• A new open cycle gas turbine (OCGT) power peaking plant, also known as a simple cycle gas turbine, designed to provide up to 299 megawatts (MW) of electricity. The plant could run up to a maximum of 2,250 hours in any given year, provided that the five-year rolling average does not exceed 1,500 hours. Following consultation in 2014/15 and additional technical work, the plant will now incorporate a single gas turbine generator with one exhaust gas flue stack, a temporary laydown area required during construction and an access road from green lane, near stewartby.

• A new electrical connection (including underground cables) to export electricity from the plant to the national grid electricity transmission system. This element incorporates a new circuit connection to the existing 400 kilovolt (kv) overhead transmission line and a new substation. The decision to place the connection underground rather than as an overhead line with transmission towers was made in 2014 and was shared with the local community; it was an outcome of local consultation and informed by additional technical studies.

Given its capacity size of 299 MW, the project requires a development consent order (DCO) from the secretary of state for business, energy industrial strategy. The secretary of state will take a decision on the application on receipt of a recommendation from the planning inspectorate. The planning inspectorate takes around six months to examine an application, and for MPL, the examination opened in march 2018.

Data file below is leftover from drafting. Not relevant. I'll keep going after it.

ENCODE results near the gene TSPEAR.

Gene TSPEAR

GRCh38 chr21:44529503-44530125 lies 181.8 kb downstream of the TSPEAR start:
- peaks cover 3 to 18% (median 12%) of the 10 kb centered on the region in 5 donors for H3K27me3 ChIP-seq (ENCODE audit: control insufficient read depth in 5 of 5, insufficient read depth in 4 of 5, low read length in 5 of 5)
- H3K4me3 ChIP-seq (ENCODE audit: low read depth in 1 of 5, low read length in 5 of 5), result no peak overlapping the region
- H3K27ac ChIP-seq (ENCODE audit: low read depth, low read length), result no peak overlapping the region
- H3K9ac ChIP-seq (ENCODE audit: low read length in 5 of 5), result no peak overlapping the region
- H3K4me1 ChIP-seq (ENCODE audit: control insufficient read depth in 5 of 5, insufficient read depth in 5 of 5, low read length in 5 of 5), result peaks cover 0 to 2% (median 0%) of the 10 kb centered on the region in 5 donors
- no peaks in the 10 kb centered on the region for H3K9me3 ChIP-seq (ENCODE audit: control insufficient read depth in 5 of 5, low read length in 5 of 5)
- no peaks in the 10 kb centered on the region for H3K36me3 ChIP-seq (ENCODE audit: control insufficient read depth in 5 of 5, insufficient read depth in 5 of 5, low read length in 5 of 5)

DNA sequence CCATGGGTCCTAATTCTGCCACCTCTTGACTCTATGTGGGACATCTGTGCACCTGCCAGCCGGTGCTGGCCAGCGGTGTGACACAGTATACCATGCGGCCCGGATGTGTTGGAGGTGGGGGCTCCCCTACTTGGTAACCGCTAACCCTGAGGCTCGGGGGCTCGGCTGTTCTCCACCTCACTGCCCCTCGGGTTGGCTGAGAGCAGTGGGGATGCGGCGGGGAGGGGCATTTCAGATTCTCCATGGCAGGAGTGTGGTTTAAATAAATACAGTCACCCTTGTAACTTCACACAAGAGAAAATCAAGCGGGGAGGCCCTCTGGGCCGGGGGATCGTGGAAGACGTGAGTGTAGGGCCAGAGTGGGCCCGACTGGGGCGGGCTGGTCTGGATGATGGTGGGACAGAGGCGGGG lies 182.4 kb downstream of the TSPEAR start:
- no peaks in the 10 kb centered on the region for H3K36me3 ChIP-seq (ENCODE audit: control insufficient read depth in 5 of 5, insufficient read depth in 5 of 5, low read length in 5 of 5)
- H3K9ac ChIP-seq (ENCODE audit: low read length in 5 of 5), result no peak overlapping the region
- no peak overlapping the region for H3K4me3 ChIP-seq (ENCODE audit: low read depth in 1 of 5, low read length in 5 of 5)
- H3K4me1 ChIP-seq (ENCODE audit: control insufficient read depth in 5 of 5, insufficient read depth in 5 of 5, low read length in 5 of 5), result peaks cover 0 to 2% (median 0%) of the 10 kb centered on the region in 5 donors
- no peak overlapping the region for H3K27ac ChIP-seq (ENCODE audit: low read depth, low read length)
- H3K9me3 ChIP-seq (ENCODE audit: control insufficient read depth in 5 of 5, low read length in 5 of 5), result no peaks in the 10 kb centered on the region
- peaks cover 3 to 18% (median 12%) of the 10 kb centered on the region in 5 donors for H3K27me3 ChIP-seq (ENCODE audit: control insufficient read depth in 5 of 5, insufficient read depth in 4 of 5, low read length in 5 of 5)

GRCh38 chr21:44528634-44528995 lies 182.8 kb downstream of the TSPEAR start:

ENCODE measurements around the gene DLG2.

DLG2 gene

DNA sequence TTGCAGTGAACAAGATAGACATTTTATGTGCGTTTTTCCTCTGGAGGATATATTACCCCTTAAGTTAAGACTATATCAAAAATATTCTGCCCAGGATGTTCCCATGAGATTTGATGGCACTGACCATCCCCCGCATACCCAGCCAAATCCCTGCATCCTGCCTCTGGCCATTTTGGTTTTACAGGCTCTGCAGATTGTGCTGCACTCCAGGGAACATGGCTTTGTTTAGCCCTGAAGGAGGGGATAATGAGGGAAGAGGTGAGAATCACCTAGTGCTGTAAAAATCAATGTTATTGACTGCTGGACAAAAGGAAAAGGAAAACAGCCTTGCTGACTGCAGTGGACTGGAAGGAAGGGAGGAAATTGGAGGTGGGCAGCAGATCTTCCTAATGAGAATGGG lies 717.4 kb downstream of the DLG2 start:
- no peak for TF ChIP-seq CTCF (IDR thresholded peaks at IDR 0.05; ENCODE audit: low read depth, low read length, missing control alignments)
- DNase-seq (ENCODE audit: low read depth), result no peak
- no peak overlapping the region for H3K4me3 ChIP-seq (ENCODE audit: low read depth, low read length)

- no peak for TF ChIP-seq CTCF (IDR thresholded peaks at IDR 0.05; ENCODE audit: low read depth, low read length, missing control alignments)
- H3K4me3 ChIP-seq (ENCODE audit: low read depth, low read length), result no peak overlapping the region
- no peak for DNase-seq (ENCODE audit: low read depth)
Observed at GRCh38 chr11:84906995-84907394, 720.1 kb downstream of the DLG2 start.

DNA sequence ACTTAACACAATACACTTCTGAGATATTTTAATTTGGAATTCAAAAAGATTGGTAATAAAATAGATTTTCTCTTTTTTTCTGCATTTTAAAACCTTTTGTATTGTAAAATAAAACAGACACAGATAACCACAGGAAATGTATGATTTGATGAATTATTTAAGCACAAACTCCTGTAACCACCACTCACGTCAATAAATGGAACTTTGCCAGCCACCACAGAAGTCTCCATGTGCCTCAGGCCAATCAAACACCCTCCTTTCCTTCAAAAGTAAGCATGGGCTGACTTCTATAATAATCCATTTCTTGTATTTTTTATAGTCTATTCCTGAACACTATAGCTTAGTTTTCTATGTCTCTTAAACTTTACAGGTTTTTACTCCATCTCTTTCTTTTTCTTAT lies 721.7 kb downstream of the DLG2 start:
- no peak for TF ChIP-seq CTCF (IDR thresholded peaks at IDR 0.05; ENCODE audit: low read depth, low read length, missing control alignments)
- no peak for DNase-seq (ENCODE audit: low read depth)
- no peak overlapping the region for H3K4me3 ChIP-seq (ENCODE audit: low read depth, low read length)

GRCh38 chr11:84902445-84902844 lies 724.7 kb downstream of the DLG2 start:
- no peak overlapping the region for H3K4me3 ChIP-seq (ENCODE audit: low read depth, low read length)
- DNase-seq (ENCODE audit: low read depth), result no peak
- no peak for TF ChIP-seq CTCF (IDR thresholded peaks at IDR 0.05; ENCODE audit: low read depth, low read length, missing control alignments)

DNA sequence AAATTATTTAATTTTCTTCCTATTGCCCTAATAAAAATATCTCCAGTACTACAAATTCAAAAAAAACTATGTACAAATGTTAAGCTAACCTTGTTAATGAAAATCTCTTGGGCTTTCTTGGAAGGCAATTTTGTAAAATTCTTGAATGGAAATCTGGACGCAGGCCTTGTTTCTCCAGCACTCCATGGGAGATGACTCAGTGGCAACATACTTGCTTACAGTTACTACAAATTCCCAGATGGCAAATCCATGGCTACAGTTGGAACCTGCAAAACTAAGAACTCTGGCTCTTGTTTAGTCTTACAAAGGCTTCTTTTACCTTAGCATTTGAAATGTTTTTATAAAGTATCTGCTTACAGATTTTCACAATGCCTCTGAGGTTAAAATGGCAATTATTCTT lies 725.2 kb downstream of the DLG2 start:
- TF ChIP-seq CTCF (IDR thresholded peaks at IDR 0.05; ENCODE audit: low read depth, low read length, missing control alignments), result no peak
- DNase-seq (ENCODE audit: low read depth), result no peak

Public consultation has been an integral part of the planning process and has been an important element of millbrook power’s work since the project was first announced in 2014. The project’s consultations with the local community, local politicians, local groups and other relevant organisations, have met all legal requirements and have been based on a range of advice and guidance.

Non-statutory consultation started in june 2014 and included three exhibitions held locally to introduce the project to people living in close proximity to it. This was followed by a period of statutory consultation in october/november 2014, during which public exhibitions were held in marston moretaine, stewartby, ampthill and lidlington, along with meetings with local parish councils and councillors from central bedfordshire council and bedford borough council. Phase 2 consultation (2017)